Dado depth for glass doors

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Old 02-22-17, 03:13 PM
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Dado depth for glass doors

I am building an entertainment center and am going to have glass doors on each end. The doors will be a total of 11 1/2 inches wide and 26 1/2 inches tall. I want to use only styles for the doors with the glass set in dados. The styles are 1 1/2 inches wide and my current dado is 1/4 inches deep. This makes the glass panel be 9 inches wide and 26 1/2 inches tall. I will glue the glass into the dado and then run clear adhesive caulk on both sides of the styles. My question is, Is 1/4 inch dado adequate? I can easily deepen them to 1/2 inch if that would be better and just get a wider piece of glass. Any suggestions would be welcome.
 
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Old 02-22-17, 03:34 PM
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The traditional way to do this would be to rabbet the inside of the opening and use wood stops to hold in the glass. This allows you to replace the glass in the event of breakage without having to disassemble the doors.

If you want to do it your way, I would used deeper grooves (dado refers to a cross grain cut, while groove is with the grain) and leave at least 1/8" all around to allow for expansion and contraction of the wood. Otherwise, when the wood shrinks with temp/humidity change, the glass will break or the joinery will break. Do not glue the glass in place. You can place small pieces of rubber screen spline (2 or 3 pieces per side) in the groove to cushion the glass and prevent it from rattling while still allowing for wood movement.

Good luck with your project!
 
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Old 02-22-17, 05:23 PM
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I should have mentioned that I am building this cabinet out of 3/4 inch MDF with black melamine veneer. Does the MDF change any of your recommendations? I do have enough material to remake the styles and use the rabit technique you mentioned.
 
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Old 02-22-17, 06:26 PM
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Here's a visual of what Paul suggested:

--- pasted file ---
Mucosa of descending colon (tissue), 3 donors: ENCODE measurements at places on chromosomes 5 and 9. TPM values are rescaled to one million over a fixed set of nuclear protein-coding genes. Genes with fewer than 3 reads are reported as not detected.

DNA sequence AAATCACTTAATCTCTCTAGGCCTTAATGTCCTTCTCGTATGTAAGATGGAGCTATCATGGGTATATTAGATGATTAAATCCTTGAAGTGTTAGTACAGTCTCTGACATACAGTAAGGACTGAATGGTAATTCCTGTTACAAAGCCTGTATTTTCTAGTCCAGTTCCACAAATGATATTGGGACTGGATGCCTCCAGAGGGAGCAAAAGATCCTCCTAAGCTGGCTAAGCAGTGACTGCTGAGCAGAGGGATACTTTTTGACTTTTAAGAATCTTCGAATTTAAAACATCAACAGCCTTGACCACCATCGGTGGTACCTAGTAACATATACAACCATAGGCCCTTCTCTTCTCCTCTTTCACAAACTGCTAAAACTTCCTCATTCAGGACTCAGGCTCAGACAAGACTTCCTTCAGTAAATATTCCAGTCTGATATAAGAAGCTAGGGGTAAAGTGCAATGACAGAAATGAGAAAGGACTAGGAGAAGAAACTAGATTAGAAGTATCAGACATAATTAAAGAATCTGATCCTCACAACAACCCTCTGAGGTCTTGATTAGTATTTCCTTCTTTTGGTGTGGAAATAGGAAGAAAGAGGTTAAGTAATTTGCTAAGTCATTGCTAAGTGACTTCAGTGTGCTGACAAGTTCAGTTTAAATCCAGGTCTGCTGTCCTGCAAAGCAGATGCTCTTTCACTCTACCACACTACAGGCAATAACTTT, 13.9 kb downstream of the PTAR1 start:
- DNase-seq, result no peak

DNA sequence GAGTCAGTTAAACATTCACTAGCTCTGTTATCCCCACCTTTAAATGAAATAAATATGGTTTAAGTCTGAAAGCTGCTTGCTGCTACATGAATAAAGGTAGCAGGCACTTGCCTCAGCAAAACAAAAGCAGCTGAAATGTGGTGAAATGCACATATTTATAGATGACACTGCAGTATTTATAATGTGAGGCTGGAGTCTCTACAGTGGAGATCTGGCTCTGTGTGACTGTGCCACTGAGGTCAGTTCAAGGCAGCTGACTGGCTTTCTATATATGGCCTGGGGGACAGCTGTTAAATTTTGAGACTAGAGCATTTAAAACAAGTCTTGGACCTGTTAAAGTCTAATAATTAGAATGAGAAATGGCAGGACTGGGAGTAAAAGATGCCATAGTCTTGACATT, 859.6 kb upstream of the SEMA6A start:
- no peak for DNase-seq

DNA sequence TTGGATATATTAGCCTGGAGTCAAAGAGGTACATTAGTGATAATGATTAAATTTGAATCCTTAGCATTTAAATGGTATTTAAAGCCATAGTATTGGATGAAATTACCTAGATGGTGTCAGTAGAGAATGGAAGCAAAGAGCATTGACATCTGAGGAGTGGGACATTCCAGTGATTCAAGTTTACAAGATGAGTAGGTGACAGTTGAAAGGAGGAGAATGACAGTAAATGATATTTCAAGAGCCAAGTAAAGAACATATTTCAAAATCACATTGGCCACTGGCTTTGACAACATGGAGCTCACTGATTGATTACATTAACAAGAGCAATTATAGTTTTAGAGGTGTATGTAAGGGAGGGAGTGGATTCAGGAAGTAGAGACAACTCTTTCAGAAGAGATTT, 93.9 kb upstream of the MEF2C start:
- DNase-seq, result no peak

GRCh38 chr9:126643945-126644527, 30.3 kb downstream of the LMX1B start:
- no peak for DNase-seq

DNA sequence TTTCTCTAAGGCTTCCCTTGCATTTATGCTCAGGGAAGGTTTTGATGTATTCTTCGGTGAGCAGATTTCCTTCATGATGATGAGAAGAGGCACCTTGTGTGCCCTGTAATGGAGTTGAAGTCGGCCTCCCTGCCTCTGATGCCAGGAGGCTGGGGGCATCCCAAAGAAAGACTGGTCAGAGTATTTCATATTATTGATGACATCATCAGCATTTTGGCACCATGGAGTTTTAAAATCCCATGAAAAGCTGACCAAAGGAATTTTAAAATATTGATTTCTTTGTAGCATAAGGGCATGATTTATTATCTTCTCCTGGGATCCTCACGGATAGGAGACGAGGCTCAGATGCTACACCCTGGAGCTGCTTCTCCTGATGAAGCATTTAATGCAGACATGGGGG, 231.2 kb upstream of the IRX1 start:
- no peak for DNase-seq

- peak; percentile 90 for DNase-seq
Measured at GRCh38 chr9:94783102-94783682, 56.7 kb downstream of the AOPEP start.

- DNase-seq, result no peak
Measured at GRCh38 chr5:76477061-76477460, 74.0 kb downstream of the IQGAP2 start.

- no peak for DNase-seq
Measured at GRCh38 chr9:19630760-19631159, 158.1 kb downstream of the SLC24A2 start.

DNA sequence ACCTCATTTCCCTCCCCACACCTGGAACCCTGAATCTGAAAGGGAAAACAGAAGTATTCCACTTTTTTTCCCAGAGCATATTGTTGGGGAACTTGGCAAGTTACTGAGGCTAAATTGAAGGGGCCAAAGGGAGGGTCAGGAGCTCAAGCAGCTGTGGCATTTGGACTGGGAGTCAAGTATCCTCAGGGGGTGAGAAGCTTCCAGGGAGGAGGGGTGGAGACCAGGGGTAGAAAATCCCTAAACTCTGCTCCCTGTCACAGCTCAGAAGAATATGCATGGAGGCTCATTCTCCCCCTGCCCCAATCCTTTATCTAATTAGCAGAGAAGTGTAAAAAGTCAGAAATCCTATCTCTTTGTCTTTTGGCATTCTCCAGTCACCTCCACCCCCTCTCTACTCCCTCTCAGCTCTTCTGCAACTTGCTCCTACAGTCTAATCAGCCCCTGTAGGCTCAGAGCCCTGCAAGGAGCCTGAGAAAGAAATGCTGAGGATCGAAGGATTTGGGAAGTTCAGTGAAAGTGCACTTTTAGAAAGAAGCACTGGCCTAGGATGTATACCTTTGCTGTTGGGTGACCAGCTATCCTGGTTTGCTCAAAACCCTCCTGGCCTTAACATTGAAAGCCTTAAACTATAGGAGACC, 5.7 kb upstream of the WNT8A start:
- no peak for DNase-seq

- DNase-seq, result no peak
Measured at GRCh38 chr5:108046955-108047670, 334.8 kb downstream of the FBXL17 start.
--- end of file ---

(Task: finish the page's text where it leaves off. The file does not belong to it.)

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It's called panel or glass retainer molding, this pic is from Rockler. The nails should be pushed in, not hammered. The strips are available in plastic or wood.

The glass should be tempered for safety and cannot be cut after tempering, so measure carefully
 
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Old 02-22-17, 07:11 PM
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With MDF, wood movement with temp/humidity won't be an issue. So you can go with the grooves and hope the glass never breaks, or use the rabbet and stop method. I still would leave a little space around the glass and use the spacers; any stress on the edge of tempered glass will cause it to enter rapid disassembly mode.

What sort of joinery will you use for the rail/stile joints? You need a lot of strength there so the doors don't sag.
 
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Old 02-22-17, 07:23 PM
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I strongly urge you to use the tempered glass as Paul suggested. I restructured an old TV cabinet to house all our audio/visual and flat screen. I used tempted glass swing out doors and thought I was wasting money. As I was re-arranging components one of the doors broke. The glass shattered but did not have sharp shards. I did not waste my money.
 
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Old 02-22-17, 07:37 PM
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I don't plan on having any rails, just stiles.
 
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Old 02-23-17, 06:49 AM
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Doh....completely missed that. Sorry. So you will have a hinged stile on one side and a trim stile on the other? Glass is heavy, it will try to pull itself out of the hinged stile, so I would for sure go deeper than 1/4 and apply the adhesive inside the groove before inserting the glass.

Even then, I'm not sure the glass will stay put. It might, I just don't know. I'd probably try to find a way to use glass hinges on the glass itself and just glue on false stiles for the look.

Clamp on glass pivot hinges don't require any holes in the glass and work quite well.
 
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Old 02-23-17, 07:00 AM
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Thanks for your help. I will deepen the grooves to 1/2 inch and use the adhesive caulk in the groove also. It is likely that the doors will almost never be opened for this cabinet. I plan to use smoked glass.
 
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